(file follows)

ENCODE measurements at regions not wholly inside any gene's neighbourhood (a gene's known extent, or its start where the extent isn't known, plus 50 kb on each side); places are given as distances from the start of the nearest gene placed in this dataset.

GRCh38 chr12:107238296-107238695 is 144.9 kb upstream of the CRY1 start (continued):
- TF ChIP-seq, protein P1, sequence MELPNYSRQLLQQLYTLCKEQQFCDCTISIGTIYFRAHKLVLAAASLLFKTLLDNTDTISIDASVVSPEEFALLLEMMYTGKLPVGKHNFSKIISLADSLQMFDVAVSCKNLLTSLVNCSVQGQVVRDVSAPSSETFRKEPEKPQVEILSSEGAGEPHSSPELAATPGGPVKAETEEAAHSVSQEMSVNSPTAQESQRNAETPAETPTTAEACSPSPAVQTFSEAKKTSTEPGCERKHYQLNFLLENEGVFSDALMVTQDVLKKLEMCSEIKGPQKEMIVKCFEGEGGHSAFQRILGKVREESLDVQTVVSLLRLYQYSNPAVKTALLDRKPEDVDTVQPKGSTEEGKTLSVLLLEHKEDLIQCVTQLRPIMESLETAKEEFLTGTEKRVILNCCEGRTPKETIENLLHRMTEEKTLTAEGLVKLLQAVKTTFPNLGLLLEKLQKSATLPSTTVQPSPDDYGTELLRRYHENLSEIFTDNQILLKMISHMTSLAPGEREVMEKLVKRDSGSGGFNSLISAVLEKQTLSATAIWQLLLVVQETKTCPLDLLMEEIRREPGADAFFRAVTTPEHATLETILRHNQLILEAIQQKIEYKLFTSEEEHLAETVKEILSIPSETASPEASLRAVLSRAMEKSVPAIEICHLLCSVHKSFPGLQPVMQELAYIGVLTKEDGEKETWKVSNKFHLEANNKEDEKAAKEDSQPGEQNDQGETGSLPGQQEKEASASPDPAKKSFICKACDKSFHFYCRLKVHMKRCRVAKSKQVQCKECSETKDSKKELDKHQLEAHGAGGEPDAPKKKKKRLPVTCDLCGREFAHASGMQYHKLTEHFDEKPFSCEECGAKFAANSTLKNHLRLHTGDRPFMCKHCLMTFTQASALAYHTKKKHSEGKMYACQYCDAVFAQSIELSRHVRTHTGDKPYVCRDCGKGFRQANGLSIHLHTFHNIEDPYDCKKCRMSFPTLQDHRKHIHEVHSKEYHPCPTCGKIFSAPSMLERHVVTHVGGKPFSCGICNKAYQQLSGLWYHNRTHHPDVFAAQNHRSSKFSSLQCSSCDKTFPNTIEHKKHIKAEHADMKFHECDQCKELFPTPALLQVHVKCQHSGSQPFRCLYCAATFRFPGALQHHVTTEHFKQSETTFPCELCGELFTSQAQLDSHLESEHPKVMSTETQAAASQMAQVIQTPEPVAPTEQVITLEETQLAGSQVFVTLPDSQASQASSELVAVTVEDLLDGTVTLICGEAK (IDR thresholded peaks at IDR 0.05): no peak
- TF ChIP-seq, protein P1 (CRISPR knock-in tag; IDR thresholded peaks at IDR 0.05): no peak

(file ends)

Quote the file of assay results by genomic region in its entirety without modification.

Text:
ENCODE measurements at regions not wholly inside any gene's neighbourhood (a gene's known extent, or its start where the extent isn't known, plus 50 kb on each side); places are given as distances from the start of the nearest gene placed in this dataset.

GRCh38 chr12:107238296-107238695 is 144.9 kb upstream of the CRY1 start (continued):
- TF ChIP-seq, protein P1, sequence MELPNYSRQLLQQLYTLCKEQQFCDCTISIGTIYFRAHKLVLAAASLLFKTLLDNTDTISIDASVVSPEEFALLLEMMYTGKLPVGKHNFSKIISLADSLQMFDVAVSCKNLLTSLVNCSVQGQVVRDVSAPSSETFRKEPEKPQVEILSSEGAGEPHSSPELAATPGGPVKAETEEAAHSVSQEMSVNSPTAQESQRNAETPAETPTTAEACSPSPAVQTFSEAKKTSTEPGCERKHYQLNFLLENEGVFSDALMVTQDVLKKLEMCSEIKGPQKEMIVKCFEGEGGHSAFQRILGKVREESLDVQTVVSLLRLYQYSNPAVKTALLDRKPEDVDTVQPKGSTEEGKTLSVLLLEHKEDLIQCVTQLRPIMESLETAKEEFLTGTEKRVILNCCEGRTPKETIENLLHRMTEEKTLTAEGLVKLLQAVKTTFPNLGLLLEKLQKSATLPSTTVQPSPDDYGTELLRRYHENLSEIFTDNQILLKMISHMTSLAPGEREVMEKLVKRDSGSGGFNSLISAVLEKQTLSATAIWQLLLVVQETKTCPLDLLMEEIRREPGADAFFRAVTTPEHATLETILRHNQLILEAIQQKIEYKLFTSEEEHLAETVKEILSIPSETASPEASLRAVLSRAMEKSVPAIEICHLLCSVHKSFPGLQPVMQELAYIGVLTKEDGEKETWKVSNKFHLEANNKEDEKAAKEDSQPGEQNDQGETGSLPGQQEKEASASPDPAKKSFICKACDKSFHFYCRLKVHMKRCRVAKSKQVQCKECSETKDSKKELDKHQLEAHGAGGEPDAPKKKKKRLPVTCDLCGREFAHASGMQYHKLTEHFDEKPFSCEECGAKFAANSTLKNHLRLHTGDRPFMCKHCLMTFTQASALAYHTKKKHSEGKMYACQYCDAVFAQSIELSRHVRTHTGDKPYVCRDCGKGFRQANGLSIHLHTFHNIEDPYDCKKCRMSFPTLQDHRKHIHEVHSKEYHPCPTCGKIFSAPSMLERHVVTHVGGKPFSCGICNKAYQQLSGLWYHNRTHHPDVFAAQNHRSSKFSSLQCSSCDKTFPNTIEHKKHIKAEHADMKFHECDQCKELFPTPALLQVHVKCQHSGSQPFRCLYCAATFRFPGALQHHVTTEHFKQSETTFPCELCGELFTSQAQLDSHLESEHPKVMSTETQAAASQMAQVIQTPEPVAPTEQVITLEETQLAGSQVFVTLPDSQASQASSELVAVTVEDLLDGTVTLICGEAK (IDR thresholded peaks at IDR 0.05): no peak
- TF ChIP-seq, protein P1 (CRISPR knock-in tag; IDR thresholded peaks at IDR 0.05): no peak